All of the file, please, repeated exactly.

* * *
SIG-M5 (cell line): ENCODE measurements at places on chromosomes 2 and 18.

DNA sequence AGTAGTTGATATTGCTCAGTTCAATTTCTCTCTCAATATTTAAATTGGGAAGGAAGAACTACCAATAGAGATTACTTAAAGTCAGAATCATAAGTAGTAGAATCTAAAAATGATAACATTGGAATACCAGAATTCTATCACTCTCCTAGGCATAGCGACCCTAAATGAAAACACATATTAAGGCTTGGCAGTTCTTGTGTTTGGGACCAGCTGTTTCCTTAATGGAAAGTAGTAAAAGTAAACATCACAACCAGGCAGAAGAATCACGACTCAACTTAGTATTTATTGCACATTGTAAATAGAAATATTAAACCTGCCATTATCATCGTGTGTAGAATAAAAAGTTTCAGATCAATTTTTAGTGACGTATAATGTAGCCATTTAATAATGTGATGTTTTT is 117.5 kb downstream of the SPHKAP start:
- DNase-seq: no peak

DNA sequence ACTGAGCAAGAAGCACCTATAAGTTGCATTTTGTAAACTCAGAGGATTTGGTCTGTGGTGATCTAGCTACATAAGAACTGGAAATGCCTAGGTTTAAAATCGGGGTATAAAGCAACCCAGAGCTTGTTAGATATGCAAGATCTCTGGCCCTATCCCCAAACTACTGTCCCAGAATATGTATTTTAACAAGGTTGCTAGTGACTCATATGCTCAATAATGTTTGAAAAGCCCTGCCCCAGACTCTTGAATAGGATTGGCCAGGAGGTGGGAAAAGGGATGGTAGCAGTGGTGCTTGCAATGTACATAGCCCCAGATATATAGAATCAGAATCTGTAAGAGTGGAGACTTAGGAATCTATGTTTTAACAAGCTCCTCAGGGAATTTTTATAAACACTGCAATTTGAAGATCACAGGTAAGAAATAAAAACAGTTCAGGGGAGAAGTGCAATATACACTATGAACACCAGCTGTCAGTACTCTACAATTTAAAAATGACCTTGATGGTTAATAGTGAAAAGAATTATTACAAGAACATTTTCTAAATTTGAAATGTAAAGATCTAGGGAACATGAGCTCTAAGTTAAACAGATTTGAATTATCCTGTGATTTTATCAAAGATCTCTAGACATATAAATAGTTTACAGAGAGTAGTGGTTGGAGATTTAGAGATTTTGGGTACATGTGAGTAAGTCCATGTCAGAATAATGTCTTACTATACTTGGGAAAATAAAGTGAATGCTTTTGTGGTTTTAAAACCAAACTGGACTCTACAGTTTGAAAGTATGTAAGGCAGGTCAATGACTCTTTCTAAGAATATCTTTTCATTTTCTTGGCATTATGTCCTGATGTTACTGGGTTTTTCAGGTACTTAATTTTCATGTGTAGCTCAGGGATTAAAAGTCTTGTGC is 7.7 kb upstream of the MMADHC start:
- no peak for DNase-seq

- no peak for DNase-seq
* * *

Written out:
SIG-M5 (cell line): ENCODE measurements at places on chromosomes 2 and 18.

DNA sequence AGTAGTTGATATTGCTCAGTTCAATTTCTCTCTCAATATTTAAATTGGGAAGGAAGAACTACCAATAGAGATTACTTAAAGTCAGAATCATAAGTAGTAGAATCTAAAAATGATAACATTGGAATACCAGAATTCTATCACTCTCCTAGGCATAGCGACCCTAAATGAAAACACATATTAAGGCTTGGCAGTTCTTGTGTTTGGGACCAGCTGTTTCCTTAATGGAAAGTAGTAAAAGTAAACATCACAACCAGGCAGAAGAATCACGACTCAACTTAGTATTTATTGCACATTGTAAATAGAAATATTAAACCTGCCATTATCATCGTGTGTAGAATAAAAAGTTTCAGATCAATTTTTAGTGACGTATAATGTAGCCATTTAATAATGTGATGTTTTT is 117.5 kb downstream of the SPHKAP start:
- DNase-seq: no peak

DNA sequence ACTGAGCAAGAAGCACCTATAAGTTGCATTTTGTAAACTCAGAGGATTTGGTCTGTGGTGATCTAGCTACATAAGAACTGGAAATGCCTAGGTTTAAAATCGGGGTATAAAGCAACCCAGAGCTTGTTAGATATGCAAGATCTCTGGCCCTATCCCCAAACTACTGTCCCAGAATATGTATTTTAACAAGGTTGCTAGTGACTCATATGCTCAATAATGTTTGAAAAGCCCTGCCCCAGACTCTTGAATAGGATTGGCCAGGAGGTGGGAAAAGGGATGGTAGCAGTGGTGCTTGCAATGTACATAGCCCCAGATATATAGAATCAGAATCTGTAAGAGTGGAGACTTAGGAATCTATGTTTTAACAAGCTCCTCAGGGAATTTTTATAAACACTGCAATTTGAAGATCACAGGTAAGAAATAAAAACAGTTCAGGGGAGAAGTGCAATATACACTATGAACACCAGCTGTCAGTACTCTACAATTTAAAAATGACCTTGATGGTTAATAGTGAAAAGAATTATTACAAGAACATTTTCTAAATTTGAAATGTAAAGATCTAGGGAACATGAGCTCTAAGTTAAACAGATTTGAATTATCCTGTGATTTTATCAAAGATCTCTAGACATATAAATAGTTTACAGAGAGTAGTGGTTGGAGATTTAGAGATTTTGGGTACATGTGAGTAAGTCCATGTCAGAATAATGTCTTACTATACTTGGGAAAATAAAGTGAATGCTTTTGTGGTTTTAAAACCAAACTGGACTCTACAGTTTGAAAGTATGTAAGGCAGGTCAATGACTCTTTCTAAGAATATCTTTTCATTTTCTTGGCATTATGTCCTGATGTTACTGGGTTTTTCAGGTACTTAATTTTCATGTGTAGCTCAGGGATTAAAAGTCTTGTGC is 7.7 kb upstream of the MMADHC start:
- no peak for DNase-seq

- no peak for DNase-seq